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Axle Swaps:
Any axle swap is a fair amount of work. This section is more of a generic guide, meant to give you an idea of what's involved. A couple things are true for any axle swap.
 
- If you are going to spend this much time swapping axles, make sure the axle you are swapping in, is worth this much work. There are weak and strong versions of every axle, so don't assume anything.
- Ideally you want the front axle wider than the rear, so keep this in mind when hunting for axles.
- Front and rear axles should be the same bolt pattern, so make sure whatever axle you are looking at can be converted to whatever bolt pattern you need.
- With some axles it's not possible to get the same exact gear ratio front and rear, you are allowed a 3% difference. So 4.11 in the front and 4.09 in the rear would be fine.
- Bigger is not always better. If you only plan on running 33" to a 35" tire there is no point in swapping in a 14-bolt, as all it will do is drag the ground everywhere.
 
CJ/YJ Specific-Unless you are swapping in an axle that came under another CJ/YJ, you might as well admit it and cut all the old brackets off. Sometimes you can leave them, but it looks much cleaner not to have excess brackets on the tubes. You’ll need to have proper width spring perches welded on. Before welding the perches, the Jeep must be sitting on the ground, with weight on the springs, so you can properly set the pinion angle.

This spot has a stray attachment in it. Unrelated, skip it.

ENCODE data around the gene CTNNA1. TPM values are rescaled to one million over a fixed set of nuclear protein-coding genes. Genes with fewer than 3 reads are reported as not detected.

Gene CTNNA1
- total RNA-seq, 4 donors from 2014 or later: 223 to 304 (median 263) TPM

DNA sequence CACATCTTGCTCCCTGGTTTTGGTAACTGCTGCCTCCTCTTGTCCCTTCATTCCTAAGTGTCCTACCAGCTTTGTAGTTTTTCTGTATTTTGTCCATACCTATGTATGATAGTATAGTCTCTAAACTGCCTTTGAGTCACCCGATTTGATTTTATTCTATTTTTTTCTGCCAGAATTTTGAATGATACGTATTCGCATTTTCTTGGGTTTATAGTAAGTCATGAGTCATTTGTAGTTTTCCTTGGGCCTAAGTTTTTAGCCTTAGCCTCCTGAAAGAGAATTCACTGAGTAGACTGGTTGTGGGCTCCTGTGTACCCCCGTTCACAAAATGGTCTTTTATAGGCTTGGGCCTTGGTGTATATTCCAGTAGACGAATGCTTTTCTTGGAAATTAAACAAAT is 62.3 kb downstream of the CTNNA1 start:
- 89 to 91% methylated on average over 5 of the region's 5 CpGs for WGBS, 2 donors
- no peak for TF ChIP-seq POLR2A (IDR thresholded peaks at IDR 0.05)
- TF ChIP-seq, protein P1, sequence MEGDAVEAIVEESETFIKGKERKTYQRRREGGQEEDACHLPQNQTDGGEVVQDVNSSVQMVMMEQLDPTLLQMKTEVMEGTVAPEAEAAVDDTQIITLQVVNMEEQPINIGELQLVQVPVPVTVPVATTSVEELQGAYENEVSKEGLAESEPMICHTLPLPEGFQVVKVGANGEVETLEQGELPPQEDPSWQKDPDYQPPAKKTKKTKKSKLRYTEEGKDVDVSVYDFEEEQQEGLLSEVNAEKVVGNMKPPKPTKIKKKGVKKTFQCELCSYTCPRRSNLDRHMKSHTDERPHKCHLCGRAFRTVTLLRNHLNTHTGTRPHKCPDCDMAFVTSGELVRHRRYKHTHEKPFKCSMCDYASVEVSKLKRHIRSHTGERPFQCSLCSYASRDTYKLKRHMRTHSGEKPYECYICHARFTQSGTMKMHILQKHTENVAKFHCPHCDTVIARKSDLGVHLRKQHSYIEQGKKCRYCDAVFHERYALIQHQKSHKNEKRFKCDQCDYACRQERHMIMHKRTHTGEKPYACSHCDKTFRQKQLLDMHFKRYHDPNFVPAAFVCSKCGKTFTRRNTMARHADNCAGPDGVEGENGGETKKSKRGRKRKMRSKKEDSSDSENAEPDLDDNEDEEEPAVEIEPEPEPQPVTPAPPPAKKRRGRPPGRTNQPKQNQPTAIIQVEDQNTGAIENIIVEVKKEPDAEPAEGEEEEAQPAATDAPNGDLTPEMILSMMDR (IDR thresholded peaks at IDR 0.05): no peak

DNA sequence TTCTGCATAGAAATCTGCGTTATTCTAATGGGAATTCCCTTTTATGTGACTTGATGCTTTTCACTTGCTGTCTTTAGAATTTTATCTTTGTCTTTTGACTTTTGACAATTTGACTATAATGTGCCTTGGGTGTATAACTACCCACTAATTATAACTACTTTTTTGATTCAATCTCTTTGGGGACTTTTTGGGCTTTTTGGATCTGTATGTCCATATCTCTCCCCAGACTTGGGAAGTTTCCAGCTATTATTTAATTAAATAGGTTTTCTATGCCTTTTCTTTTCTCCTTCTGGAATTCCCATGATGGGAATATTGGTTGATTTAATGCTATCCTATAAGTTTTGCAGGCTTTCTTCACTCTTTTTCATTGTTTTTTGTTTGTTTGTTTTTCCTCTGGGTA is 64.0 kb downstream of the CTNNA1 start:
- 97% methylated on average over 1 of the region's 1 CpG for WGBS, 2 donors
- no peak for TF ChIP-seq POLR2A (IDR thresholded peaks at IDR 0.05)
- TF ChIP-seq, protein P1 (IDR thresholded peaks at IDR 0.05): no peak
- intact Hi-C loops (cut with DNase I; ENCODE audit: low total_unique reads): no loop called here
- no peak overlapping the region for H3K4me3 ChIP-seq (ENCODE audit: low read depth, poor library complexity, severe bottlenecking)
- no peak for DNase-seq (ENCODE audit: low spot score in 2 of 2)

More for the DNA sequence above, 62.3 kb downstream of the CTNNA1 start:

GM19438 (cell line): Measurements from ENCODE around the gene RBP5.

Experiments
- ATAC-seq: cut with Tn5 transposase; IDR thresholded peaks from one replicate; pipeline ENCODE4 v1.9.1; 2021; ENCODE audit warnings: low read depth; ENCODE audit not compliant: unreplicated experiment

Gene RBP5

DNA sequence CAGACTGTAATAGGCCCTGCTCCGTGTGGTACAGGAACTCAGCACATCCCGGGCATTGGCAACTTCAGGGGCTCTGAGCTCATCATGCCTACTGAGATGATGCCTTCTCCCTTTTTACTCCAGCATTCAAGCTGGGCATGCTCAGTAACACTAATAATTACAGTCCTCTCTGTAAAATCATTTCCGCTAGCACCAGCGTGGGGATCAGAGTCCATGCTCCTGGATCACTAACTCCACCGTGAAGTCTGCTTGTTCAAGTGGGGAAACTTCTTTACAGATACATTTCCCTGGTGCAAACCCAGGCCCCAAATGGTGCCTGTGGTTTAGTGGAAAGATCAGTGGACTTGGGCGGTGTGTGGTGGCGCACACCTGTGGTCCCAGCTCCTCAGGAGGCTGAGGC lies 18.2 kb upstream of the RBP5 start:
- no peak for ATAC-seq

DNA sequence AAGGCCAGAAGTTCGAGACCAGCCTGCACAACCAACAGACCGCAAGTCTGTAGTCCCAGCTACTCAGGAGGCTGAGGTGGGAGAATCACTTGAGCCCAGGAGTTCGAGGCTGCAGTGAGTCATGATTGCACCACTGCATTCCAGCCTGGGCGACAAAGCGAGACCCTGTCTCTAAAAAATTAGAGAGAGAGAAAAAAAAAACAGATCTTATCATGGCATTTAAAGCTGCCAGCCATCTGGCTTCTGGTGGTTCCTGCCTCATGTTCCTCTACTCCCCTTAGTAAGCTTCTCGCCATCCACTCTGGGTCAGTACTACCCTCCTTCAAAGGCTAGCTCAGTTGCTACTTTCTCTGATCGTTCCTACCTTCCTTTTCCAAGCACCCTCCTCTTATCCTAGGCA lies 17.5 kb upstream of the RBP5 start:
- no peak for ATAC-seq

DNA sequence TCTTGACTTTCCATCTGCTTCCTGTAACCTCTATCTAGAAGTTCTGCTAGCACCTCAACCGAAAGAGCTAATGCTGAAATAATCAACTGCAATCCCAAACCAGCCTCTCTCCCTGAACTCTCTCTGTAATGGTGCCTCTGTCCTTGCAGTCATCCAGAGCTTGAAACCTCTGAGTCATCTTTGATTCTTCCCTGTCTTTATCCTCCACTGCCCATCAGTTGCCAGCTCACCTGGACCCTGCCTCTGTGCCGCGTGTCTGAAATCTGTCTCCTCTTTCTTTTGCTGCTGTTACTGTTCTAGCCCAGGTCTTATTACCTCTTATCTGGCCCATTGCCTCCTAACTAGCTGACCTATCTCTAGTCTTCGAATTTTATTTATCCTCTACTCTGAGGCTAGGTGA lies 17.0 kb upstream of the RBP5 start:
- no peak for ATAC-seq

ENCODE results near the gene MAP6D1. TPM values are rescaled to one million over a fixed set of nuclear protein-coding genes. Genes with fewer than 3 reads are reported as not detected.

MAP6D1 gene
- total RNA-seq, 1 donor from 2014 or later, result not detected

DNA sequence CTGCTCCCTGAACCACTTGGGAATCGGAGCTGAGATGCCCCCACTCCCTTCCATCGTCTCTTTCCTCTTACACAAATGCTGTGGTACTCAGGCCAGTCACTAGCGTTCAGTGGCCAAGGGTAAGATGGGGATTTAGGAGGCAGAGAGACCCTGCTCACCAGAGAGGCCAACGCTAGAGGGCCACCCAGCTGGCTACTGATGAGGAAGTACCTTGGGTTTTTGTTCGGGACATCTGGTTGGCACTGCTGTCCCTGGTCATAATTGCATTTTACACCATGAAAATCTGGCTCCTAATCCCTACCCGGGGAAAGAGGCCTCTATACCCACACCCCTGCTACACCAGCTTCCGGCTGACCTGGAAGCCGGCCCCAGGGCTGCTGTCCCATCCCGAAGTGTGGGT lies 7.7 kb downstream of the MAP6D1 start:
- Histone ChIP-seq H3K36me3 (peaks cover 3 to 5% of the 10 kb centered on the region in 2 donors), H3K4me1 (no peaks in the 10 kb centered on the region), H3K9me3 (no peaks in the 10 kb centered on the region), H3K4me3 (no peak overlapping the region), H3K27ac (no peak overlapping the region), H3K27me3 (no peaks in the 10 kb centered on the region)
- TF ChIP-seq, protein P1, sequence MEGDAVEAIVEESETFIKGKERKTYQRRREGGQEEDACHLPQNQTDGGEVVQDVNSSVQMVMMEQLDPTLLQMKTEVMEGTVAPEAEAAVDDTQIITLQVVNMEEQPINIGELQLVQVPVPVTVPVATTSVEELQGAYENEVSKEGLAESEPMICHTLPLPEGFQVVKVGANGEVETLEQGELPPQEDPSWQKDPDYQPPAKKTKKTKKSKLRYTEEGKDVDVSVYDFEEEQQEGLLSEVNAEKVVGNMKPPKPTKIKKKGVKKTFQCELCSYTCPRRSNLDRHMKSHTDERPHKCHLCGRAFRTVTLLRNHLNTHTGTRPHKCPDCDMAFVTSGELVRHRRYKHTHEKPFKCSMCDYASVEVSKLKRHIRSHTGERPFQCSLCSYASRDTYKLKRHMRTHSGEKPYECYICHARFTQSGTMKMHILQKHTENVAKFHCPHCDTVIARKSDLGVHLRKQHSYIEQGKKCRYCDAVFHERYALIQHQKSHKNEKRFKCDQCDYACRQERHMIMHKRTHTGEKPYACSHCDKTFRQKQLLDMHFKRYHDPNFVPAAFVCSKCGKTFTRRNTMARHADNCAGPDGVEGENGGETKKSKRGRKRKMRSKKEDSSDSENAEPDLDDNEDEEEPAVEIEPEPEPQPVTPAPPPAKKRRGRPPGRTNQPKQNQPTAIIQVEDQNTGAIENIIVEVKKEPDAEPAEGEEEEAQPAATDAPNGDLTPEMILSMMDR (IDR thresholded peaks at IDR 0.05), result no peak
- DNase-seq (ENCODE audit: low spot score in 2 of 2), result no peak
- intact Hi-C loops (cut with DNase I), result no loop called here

TJ Specific-TJs are bit more complex to swap in an axle due to the coil suspension. Unless you are swapping in an axle that came under another TJ, you might as well admit it and cut all the old brackets off. Sometimes you can leave them, but it looks much cleaner not to have excess brackets on the tubes. You could make the brackets, but several companies sell bracket kits that will save you a ton of time. The pinion angle should be set with weight on the suspension.

 
As for mating the new axle to your driveshaft, some axles will need adapters, some you will just need a conversion u-joint available at most any parts store. Normally in most cases when swapping out to a larger driveshaft, you'll need to have the driveshaft shortened, so double check your driveshaft length. Usually hooking up brake lines and hoses is pretty straight forward, usually no adapters are necessary and it will just hook right up to your factory lines. However if you do need adapters you can get them at any parts store. The final thing to remember is that your master cylinder may not be able to flow enough fluid for larger brakes. However many times people find their stock master cylinder is fine with larger brakes. Some people prefer to install an adjustable proportioning valve, or modify the stock one to get proper braking bias.
 
Related Topics: | Some basic axle information: | Ford 8.8 Swap: | Full Width Axles: |
 
Related Writeups: | Axle Identification |
 
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